“I have two kinds of problems: the urgent and the important. The urgent are not important, and the important are never urgent.” — “Eisenhower Principle” (Former President Dwight D. Eisenhower, quoting Dr. J. Roscoe Miller, president of Northwestern University)
“‘Martha, Martha,’ the Lord answered, ‘you are worried and upset about many things, but few things are needed – or indeed only one.’” — Bible (Luke 10:41,42)
Sitting on my desk is a container filled with Styrofoam balls of various sizes. The majority are smaller, interspersed with a few larger ones. When I first put the balls in the container I had to give serious thought to which sizes I put in first. If I put the smaller ones in first I found it difficult to shove the larger ones down in among them. So I put the larger ones in and then poured the smaller ones in. They filtered down in the gaps and effectively filled the container. I was able to get more balls in that way.
I was given this idea years ago in a speech I heard by Stephen Covey. It was especially meaningful to me because I have the inclination to fill my days with “trivial pursuits.” At the end of the day I feel like I’ve been busy – but I’ve not made much progress on some of the more important objectives in my life.
By the way, perhaps some of you remember, have played or even still have the classic board game “Trivial Pursuits.” It has been around for more than 40 years and Time magazine once called it “the biggest phenomenon in game history.” It basically consists of trying to answer 2,400 trivia questions from traditional game categories. Later editions were accused of “dumbing down” some of the questions to make it easier.
I wonder how many of us spend most of our lives pursuing the trivial and even “dumbing down” the trivial to make life easier. In the Bible (Matthew 7:13,14) we read “Enter through the narrow gate. For wide is the gate and broad is the way that leads to destruction, and many enter through it. But small is the gate and narrow the way that leads to life, and only a few find it” (Italics mine).
During this time of turmoil in our society we have time and significant incentive to consider what really matters – what are the “big balls” we need to deal with in life before we become absorbed in the smaller ones.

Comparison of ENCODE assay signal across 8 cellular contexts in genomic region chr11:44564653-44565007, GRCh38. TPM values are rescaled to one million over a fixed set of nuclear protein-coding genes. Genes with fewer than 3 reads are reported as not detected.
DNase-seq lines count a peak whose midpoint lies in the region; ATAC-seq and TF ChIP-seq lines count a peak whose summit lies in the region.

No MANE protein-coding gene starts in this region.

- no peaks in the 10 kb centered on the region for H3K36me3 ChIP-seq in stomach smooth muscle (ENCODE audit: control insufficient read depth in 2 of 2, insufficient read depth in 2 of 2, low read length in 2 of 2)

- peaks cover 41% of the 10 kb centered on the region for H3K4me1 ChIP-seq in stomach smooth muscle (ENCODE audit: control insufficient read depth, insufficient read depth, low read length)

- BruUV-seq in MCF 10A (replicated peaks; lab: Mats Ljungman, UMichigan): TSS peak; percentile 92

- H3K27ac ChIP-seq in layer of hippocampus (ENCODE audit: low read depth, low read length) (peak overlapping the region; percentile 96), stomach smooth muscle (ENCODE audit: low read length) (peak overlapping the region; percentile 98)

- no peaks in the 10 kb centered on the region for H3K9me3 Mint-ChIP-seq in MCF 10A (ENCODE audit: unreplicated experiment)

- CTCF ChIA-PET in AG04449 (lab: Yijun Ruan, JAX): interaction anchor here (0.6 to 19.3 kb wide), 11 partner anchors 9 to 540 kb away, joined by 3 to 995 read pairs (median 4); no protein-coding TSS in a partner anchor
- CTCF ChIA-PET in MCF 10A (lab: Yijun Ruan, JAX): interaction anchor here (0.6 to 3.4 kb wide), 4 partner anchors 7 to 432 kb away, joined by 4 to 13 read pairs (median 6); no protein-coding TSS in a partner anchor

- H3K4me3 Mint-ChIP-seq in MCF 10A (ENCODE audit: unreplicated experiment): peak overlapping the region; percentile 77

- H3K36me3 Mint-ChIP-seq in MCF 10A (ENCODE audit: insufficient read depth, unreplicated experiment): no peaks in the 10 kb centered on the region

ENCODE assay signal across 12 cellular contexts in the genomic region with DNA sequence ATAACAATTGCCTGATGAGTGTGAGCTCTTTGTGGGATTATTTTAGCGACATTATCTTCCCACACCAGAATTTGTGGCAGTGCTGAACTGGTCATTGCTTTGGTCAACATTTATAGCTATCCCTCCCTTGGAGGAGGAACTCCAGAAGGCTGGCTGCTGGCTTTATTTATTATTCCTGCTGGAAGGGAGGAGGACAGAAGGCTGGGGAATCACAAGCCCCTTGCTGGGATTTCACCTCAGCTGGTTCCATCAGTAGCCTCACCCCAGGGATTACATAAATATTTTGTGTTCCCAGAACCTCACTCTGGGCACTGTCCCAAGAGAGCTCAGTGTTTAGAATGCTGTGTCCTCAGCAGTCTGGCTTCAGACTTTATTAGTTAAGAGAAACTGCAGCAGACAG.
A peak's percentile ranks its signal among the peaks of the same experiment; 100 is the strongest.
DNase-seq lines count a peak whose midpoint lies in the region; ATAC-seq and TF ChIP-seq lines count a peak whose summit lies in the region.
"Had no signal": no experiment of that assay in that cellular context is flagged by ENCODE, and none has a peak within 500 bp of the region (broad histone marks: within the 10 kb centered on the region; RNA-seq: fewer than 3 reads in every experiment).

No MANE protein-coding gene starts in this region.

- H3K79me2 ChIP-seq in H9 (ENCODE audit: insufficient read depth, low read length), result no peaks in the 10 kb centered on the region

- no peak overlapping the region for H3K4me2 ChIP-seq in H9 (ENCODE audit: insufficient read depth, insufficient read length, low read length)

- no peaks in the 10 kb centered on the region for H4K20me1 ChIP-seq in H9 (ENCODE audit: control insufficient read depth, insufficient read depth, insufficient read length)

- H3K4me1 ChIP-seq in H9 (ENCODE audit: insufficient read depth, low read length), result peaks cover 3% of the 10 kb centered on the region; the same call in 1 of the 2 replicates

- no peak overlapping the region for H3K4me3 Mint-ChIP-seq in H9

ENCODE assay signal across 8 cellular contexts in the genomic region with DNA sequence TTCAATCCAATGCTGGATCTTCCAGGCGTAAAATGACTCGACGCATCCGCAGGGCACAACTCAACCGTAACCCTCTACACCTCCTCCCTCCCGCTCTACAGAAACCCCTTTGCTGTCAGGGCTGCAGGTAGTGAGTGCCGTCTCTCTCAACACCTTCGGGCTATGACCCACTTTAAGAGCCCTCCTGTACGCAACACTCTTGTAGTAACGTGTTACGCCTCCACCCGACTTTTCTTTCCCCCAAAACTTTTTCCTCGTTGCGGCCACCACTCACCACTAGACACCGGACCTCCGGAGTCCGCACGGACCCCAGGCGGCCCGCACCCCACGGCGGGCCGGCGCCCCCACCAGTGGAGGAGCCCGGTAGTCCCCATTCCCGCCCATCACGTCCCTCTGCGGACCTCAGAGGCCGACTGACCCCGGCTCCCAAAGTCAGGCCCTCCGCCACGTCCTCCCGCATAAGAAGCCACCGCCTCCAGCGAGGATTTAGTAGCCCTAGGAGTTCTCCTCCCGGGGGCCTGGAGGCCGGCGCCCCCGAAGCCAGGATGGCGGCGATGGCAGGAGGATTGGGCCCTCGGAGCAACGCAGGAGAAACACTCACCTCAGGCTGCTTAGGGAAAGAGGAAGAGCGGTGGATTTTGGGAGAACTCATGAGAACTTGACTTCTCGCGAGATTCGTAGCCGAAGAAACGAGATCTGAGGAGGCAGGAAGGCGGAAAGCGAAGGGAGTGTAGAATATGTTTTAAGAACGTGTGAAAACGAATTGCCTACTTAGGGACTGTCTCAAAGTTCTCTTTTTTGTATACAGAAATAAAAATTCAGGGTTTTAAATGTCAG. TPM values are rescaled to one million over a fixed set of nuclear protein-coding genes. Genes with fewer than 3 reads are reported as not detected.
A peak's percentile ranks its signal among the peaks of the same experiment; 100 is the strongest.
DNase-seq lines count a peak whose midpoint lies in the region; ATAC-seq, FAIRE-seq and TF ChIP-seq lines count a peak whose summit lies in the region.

All of us are probably more concerned about our health, and many are concerned about their finances – jobs, the stock market, etc. These are all valid concerns and deserve our continual prayers. But can we take some time to consider what is really important to us? I suggest that the most important issue in all of our lives is relationships.
First of all, what is our relationship with God? Check out Matthew 6:25-34. Here are a couple of key verses: “And who of you by being worried can add a single hour to his life? …But seek first His kingdom and His righteousness, and all these things will be added to you.” I know that’s easier said than done, but isn’t it a great goal for which to strive?
Next in line is our relationship with our family. First of all, let’s sit down with our spouse and get to know them better and let them know how much we care for them. Take the time to listen to them. If you don’t have a spouse you have others in your life you care for. Let them know.
Our children may need special encouragement at this time. They probably don’t understand much of what’s going on, and the potential consequences, but they sense the anxiety. And if you let them watch TV (please don’t use TV as a convenient babysitter – keep it off!) they are really going to be confused and probably totally misdirected.
“In conclusion, my friends, fill your minds with those things that are good … And the God who gives us peace will be with you” (Philippians 4:8,9).